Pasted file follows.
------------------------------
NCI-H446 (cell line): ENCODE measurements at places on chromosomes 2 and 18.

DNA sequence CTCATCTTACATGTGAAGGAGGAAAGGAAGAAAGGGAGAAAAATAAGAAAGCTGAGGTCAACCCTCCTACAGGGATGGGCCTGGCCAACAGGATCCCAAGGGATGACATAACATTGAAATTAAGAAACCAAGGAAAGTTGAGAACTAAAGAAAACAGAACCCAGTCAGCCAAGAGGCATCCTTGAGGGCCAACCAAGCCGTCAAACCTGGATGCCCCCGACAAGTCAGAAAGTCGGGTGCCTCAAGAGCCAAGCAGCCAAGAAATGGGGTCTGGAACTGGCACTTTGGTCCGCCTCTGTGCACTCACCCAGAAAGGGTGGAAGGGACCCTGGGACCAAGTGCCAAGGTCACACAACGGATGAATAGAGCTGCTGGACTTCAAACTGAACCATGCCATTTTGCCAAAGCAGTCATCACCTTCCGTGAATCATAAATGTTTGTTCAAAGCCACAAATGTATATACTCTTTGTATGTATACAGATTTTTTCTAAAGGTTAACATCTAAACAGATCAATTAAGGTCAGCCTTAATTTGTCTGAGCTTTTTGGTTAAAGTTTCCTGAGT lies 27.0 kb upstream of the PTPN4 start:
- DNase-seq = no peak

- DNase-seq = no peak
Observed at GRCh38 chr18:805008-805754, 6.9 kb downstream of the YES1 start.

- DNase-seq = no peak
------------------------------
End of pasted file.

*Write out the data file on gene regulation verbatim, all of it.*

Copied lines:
NCI-H446 (cell line): ENCODE measurements at places on chromosomes 2 and 18.

DNA sequence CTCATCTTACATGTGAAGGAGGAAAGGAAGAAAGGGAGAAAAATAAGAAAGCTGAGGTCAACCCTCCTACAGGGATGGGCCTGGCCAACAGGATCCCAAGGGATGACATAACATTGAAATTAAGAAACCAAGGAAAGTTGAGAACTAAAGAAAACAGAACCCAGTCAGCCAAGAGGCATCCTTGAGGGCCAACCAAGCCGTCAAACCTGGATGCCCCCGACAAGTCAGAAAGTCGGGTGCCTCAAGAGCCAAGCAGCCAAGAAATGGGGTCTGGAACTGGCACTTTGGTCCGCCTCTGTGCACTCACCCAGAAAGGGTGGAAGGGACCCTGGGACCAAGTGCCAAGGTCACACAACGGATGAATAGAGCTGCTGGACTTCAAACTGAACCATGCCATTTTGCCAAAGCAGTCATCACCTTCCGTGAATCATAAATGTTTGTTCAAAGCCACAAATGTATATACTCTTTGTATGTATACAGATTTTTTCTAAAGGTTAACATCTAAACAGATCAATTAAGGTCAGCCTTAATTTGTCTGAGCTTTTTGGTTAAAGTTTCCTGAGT lies 27.0 kb upstream of the PTPN4 start:
- DNase-seq = no peak

- DNase-seq = no peak
Observed at GRCh38 chr18:805008-805754, 6.9 kb downstream of the YES1 start.

- DNase-seq = no peak